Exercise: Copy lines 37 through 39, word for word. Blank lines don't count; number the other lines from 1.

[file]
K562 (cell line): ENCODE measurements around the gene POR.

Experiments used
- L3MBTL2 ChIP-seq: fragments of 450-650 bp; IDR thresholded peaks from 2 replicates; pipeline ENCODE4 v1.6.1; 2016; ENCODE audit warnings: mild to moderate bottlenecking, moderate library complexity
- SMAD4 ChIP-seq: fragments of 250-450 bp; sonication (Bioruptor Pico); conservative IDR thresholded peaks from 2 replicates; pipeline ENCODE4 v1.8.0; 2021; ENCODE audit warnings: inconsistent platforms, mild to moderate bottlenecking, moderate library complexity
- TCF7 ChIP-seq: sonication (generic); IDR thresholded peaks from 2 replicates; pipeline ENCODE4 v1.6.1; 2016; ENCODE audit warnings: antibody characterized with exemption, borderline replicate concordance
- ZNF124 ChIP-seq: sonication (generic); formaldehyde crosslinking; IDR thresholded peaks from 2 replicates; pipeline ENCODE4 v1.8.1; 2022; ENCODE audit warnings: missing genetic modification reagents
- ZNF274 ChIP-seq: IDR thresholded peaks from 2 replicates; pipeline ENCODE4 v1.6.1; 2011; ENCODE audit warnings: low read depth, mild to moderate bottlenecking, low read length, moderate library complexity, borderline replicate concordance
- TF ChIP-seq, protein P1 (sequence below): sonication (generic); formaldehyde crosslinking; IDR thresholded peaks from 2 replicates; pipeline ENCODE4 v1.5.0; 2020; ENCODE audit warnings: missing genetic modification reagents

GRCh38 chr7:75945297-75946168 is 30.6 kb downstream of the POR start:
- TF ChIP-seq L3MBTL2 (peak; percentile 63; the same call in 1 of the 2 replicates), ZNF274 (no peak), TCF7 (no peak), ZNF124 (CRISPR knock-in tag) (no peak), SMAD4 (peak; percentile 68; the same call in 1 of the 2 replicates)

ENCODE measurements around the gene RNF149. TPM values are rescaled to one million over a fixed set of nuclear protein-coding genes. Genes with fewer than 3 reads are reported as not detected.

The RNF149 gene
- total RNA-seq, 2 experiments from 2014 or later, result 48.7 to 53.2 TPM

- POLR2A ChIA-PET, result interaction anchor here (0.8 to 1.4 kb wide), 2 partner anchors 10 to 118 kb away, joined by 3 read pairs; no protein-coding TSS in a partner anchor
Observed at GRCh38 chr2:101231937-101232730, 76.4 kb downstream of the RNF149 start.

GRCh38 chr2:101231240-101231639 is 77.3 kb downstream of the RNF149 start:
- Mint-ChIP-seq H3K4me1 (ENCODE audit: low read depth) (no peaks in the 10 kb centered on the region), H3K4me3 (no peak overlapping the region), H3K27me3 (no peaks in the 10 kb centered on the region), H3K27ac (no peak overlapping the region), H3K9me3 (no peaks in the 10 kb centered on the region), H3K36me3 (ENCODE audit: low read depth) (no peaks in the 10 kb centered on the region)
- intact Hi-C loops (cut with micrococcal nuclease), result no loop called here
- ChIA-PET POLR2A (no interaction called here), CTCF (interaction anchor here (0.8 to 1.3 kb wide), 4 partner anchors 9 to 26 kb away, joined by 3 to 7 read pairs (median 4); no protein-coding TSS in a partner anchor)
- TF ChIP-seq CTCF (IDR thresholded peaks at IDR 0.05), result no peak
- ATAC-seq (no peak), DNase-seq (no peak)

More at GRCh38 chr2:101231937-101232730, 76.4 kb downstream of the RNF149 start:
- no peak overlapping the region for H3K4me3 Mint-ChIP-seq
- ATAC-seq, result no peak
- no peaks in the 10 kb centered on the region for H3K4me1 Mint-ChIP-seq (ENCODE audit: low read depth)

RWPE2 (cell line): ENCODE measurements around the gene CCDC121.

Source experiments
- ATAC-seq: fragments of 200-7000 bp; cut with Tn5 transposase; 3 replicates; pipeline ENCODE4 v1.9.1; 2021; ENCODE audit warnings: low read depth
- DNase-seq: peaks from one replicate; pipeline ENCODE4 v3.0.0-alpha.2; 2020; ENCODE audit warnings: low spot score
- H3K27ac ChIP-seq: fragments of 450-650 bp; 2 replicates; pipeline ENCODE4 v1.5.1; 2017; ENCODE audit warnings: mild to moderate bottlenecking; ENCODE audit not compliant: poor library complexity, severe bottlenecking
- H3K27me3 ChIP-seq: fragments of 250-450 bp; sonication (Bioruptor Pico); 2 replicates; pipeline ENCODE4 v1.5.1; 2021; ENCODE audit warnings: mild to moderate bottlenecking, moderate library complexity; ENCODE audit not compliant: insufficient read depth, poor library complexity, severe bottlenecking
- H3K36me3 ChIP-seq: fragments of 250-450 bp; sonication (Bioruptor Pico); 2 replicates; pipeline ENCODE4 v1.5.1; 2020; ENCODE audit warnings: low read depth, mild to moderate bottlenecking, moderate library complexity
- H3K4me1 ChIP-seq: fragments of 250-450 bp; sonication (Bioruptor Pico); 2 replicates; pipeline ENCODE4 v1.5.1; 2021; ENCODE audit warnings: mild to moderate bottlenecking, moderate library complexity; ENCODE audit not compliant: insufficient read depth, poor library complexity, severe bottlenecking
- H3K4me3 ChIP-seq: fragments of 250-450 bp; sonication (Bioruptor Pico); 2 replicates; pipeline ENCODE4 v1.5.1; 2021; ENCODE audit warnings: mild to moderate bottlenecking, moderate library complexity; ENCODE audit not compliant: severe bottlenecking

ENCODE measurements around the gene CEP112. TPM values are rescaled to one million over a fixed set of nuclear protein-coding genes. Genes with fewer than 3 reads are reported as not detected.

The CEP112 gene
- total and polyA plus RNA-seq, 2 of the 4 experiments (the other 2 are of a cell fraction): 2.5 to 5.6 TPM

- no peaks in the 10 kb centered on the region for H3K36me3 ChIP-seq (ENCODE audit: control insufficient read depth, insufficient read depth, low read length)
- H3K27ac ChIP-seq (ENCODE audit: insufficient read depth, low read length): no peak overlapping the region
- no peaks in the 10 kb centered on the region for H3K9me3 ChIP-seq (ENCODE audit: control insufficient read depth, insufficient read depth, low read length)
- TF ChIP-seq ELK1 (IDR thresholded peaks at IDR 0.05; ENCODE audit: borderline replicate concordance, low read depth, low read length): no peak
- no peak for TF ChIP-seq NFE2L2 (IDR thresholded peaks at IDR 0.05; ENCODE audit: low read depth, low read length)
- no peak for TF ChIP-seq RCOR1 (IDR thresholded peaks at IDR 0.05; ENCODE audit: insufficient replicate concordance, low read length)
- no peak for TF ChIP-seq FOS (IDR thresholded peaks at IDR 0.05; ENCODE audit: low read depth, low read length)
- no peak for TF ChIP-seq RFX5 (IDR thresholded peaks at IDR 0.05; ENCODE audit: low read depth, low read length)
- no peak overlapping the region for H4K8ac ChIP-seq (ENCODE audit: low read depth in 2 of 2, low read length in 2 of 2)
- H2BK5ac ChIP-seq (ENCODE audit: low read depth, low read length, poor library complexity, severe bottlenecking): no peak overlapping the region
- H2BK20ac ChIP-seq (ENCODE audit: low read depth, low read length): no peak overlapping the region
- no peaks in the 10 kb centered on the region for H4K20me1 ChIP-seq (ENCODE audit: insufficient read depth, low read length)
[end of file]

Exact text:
- total and polyA plus RNA-seq, 2 of the 4 experiments (the other 2 are of a cell fraction): 2.5 to 5.6 TPM

- no peaks in the 10 kb centered on the region for H3K36me3 ChIP-seq (ENCODE audit: control insufficient read depth, insufficient read depth, low read length)
- H3K27ac ChIP-seq (ENCODE audit: insufficient read depth, low read length): no peak overlapping the region